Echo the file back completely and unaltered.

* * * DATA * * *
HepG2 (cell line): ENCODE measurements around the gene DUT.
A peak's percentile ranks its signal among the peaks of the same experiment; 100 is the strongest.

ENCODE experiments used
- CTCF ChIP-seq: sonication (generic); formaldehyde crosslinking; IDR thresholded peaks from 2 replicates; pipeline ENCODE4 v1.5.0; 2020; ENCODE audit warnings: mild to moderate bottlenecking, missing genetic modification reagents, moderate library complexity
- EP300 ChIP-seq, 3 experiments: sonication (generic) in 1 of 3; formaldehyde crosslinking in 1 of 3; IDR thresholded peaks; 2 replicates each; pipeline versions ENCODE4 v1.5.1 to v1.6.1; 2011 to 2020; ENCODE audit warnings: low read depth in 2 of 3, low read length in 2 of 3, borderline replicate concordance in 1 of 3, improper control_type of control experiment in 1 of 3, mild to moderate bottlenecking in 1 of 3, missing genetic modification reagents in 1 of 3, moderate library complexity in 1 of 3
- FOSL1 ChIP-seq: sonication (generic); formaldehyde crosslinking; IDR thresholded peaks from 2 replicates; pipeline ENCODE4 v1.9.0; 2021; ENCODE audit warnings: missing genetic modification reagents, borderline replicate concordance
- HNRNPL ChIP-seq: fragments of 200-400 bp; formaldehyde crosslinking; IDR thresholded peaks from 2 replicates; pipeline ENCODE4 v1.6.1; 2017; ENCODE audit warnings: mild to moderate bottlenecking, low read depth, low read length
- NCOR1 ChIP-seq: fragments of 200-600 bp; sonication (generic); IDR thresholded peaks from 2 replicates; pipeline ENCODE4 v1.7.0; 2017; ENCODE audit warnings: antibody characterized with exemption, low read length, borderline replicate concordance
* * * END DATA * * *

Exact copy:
HepG2 (cell line): ENCODE measurements around the gene DUT.
A peak's percentile ranks its signal among the peaks of the same experiment; 100 is the strongest.

ENCODE experiments used
- CTCF ChIP-seq: sonication (generic); formaldehyde crosslinking; IDR thresholded peaks from 2 replicates; pipeline ENCODE4 v1.5.0; 2020; ENCODE audit warnings: mild to moderate bottlenecking, missing genetic modification reagents, moderate library complexity
- EP300 ChIP-seq, 3 experiments: sonication (generic) in 1 of 3; formaldehyde crosslinking in 1 of 3; IDR thresholded peaks; 2 replicates each; pipeline versions ENCODE4 v1.5.1 to v1.6.1; 2011 to 2020; ENCODE audit warnings: low read depth in 2 of 3, low read length in 2 of 3, borderline replicate concordance in 1 of 3, improper control_type of control experiment in 1 of 3, mild to moderate bottlenecking in 1 of 3, missing genetic modification reagents in 1 of 3, moderate library complexity in 1 of 3
- FOSL1 ChIP-seq: sonication (generic); formaldehyde crosslinking; IDR thresholded peaks from 2 replicates; pipeline ENCODE4 v1.9.0; 2021; ENCODE audit warnings: missing genetic modification reagents, borderline replicate concordance
- HNRNPL ChIP-seq: fragments of 200-400 bp; formaldehyde crosslinking; IDR thresholded peaks from 2 replicates; pipeline ENCODE4 v1.6.1; 2017; ENCODE audit warnings: mild to moderate bottlenecking, low read depth, low read length
- NCOR1 ChIP-seq: fragments of 200-600 bp; sonication (generic); IDR thresholded peaks from 2 replicates; pipeline ENCODE4 v1.7.0; 2017; ENCODE audit warnings: antibody characterized with exemption, low read length, borderline replicate concordance